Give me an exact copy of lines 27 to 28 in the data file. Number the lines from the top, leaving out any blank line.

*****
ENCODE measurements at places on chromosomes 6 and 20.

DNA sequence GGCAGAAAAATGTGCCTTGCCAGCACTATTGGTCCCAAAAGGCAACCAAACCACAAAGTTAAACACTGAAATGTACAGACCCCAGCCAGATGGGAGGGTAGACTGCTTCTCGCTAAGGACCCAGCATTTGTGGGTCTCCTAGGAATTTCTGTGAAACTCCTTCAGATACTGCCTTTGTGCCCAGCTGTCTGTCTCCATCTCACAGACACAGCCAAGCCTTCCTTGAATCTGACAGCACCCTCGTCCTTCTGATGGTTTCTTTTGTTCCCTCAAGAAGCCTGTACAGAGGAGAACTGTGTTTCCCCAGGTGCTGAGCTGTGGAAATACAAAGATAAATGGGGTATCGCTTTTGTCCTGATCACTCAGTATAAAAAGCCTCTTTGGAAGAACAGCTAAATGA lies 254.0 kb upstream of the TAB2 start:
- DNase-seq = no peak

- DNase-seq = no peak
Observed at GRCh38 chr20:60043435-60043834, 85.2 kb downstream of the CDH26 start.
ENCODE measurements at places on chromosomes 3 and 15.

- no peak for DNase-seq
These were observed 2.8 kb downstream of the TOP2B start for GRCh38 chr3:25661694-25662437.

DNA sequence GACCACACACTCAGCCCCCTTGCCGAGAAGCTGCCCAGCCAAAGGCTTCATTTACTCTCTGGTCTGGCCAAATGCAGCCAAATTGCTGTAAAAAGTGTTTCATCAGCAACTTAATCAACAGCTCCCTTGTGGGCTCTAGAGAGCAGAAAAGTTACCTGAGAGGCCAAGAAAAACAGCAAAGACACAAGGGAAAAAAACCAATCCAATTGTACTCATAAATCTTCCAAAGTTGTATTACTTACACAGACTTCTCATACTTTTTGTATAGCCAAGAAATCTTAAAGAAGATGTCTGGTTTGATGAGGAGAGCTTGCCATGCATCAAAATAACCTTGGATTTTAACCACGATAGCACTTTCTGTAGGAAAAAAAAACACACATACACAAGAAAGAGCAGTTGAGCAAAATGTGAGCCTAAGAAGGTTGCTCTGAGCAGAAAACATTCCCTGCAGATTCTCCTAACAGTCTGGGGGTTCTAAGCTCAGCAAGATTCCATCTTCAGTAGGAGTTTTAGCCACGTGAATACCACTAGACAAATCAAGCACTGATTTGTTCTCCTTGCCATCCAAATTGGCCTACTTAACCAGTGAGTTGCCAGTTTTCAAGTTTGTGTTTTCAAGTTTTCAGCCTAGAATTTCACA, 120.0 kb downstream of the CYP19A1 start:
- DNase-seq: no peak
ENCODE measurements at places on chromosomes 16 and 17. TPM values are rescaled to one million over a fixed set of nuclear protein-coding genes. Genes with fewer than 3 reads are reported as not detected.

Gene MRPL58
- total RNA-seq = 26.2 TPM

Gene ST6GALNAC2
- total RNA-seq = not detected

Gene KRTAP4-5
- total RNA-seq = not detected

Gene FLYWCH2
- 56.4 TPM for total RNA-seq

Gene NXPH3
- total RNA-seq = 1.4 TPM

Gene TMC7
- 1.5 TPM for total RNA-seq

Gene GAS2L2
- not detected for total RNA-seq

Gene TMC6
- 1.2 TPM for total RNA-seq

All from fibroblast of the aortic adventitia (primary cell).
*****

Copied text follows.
- 1.2 TPM for total RNA-seq

All from fibroblast of the aortic adventitia (primary cell).